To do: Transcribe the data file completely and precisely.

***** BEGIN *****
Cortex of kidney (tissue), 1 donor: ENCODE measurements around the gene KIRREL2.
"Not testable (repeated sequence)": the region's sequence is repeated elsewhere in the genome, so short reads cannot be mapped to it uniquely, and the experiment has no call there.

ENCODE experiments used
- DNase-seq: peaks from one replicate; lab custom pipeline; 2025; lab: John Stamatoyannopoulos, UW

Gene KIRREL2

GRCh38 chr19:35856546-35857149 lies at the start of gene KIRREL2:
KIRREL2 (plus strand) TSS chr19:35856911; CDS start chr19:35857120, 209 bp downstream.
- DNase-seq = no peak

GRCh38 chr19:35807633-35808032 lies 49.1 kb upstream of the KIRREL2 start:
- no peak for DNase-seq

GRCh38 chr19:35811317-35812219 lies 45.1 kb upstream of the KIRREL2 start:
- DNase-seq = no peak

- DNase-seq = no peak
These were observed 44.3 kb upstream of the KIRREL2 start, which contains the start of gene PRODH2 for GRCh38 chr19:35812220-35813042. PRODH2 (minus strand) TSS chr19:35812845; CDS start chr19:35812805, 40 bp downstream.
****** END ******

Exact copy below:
Cortex of kidney (tissue), 1 donor: ENCODE measurements around the gene KIRREL2.
"Not testable (repeated sequence)": the region's sequence is repeated elsewhere in the genome, so short reads cannot be mapped to it uniquely, and the experiment has no call there.

ENCODE experiments used
- DNase-seq: peaks from one replicate; lab custom pipeline; 2025; lab: John Stamatoyannopoulos, UW

Gene KIRREL2

GRCh38 chr19:35856546-35857149 lies at the start of gene KIRREL2:
KIRREL2 (plus strand) TSS chr19:35856911; CDS start chr19:35857120, 209 bp downstream.
- DNase-seq = no peak

GRCh38 chr19:35807633-35808032 lies 49.1 kb upstream of the KIRREL2 start:
- no peak for DNase-seq

GRCh38 chr19:35811317-35812219 lies 45.1 kb upstream of the KIRREL2 start:
- DNase-seq = no peak

- DNase-seq = no peak
These were observed 44.3 kb upstream of the KIRREL2 start, which contains the start of gene PRODH2 for GRCh38 chr19:35812220-35813042. PRODH2 (minus strand) TSS chr19:35812845; CDS start chr19:35812805, 40 bp downstream.